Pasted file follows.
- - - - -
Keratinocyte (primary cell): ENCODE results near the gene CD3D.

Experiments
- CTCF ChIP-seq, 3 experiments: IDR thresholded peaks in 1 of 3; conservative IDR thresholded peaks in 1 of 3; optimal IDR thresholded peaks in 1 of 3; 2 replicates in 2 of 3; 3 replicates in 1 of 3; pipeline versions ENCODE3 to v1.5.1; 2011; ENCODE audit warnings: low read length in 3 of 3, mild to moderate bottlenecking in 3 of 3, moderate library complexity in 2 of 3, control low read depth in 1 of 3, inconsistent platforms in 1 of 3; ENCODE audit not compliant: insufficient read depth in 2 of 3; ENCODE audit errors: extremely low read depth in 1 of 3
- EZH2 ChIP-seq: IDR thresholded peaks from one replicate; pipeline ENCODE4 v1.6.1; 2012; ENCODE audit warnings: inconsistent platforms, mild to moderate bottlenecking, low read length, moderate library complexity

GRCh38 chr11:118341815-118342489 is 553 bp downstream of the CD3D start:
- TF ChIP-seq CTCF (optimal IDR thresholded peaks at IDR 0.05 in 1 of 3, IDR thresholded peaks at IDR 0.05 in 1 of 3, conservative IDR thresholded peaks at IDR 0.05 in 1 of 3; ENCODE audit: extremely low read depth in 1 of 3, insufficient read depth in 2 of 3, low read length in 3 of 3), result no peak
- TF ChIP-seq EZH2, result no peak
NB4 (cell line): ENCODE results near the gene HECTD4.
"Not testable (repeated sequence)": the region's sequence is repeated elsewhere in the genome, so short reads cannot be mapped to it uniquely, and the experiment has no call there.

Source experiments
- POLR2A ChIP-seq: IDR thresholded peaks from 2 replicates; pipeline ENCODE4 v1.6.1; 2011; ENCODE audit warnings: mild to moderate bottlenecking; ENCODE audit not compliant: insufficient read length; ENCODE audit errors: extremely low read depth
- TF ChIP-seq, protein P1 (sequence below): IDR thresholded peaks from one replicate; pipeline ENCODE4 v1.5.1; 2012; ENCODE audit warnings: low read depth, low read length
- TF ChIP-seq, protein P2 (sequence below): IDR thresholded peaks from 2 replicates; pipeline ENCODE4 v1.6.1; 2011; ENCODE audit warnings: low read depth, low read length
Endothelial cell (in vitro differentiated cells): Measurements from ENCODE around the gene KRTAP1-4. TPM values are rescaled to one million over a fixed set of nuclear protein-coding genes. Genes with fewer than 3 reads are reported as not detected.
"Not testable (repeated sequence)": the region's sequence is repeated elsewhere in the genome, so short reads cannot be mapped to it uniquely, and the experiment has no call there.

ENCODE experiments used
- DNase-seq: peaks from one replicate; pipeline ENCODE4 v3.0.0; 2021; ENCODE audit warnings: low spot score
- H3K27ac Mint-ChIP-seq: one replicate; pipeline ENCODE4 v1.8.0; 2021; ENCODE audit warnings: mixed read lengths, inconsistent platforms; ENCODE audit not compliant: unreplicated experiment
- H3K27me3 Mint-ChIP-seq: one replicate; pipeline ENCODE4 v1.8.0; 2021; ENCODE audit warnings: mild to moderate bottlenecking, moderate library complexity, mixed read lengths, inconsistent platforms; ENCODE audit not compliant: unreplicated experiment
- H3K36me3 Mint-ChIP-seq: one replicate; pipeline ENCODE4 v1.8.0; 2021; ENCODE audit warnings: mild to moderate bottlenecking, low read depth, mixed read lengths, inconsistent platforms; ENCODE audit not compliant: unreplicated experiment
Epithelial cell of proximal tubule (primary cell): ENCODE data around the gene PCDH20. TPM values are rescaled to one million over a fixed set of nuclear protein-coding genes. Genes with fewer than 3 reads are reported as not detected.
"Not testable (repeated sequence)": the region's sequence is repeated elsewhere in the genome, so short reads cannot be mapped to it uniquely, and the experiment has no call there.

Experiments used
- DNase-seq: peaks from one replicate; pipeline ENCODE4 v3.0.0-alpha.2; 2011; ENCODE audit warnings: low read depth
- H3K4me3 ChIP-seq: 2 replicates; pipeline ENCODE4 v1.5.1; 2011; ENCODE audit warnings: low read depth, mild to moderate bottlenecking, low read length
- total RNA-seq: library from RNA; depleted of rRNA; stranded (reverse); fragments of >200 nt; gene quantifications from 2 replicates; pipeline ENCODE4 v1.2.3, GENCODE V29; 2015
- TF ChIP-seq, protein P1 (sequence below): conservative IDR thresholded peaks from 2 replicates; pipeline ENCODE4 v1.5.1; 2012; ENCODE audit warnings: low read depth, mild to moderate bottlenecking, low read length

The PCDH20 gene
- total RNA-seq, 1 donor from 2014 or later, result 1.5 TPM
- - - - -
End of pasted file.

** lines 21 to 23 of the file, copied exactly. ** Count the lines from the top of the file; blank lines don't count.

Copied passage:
Epithelial cell of proximal tubule (primary cell): ENCODE data around the gene PCDH20. TPM values are rescaled to one million over a fixed set of nuclear protein-coding genes. Genes with fewer than 3 reads are reported as not detected.
"Not testable (repeated sequence)": the region's sequence is repeated elsewhere in the genome, so short reads cannot be mapped to it uniquely, and the experiment has no call there.

Experiments used